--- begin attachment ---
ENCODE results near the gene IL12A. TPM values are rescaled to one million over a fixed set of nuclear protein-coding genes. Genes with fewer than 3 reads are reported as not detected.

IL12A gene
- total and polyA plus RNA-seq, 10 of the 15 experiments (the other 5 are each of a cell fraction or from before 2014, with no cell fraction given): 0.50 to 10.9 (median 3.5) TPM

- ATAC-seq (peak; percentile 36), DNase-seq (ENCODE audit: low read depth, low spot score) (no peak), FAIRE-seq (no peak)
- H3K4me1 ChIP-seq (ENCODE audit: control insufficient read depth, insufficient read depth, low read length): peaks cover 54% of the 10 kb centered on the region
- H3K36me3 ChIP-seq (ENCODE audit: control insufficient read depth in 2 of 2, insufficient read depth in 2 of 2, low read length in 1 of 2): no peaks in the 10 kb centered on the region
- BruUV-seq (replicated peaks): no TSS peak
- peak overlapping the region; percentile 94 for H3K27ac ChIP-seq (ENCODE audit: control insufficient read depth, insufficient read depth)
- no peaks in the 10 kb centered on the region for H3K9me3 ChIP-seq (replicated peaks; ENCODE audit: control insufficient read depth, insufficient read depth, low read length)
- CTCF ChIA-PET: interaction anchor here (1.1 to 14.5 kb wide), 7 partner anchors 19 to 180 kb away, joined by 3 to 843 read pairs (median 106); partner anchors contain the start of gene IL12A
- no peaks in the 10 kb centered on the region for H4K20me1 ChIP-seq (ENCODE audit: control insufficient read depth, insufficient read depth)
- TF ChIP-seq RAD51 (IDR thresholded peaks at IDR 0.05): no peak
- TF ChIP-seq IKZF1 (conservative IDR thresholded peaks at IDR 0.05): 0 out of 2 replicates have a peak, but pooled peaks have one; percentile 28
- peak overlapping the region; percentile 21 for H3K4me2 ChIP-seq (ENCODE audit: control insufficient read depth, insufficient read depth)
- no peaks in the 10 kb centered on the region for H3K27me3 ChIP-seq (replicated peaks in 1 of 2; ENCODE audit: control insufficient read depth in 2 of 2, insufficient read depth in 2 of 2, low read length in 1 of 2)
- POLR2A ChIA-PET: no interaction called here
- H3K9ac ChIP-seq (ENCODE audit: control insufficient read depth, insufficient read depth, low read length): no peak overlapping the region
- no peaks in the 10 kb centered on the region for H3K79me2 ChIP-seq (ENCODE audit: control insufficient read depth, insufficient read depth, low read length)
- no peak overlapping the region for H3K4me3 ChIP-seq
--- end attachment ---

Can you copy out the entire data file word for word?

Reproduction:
ENCODE results near the gene IL12A. TPM values are rescaled to one million over a fixed set of nuclear protein-coding genes. Genes with fewer than 3 reads are reported as not detected.

IL12A gene
- total and polyA plus RNA-seq, 10 of the 15 experiments (the other 5 are each of a cell fraction or from before 2014, with no cell fraction given): 0.50 to 10.9 (median 3.5) TPM

- ATAC-seq (peak; percentile 36), DNase-seq (ENCODE audit: low read depth, low spot score) (no peak), FAIRE-seq (no peak)
- H3K4me1 ChIP-seq (ENCODE audit: control insufficient read depth, insufficient read depth, low read length): peaks cover 54% of the 10 kb centered on the region
- H3K36me3 ChIP-seq (ENCODE audit: control insufficient read depth in 2 of 2, insufficient read depth in 2 of 2, low read length in 1 of 2): no peaks in the 10 kb centered on the region
- BruUV-seq (replicated peaks): no TSS peak
- peak overlapping the region; percentile 94 for H3K27ac ChIP-seq (ENCODE audit: control insufficient read depth, insufficient read depth)
- no peaks in the 10 kb centered on the region for H3K9me3 ChIP-seq (replicated peaks; ENCODE audit: control insufficient read depth, insufficient read depth, low read length)
- CTCF ChIA-PET: interaction anchor here (1.1 to 14.5 kb wide), 7 partner anchors 19 to 180 kb away, joined by 3 to 843 read pairs (median 106); partner anchors contain the start of gene IL12A
- no peaks in the 10 kb centered on the region for H4K20me1 ChIP-seq (ENCODE audit: control insufficient read depth, insufficient read depth)
- TF ChIP-seq RAD51 (IDR thresholded peaks at IDR 0.05): no peak
- TF ChIP-seq IKZF1 (conservative IDR thresholded peaks at IDR 0.05): 0 out of 2 replicates have a peak, but pooled peaks have one; percentile 28
- peak overlapping the region; percentile 21 for H3K4me2 ChIP-seq (ENCODE audit: control insufficient read depth, insufficient read depth)
- no peaks in the 10 kb centered on the region for H3K27me3 ChIP-seq (replicated peaks in 1 of 2; ENCODE audit: control insufficient read depth in 2 of 2, insufficient read depth in 2 of 2, low read length in 1 of 2)
- POLR2A ChIA-PET: no interaction called here
- H3K9ac ChIP-seq (ENCODE audit: control insufficient read depth, insufficient read depth, low read length): no peak overlapping the region
- no peaks in the 10 kb centered on the region for H3K79me2 ChIP-seq (ENCODE audit: control insufficient read depth, insufficient read depth, low read length)
- no peak overlapping the region for H3K4me3 ChIP-seq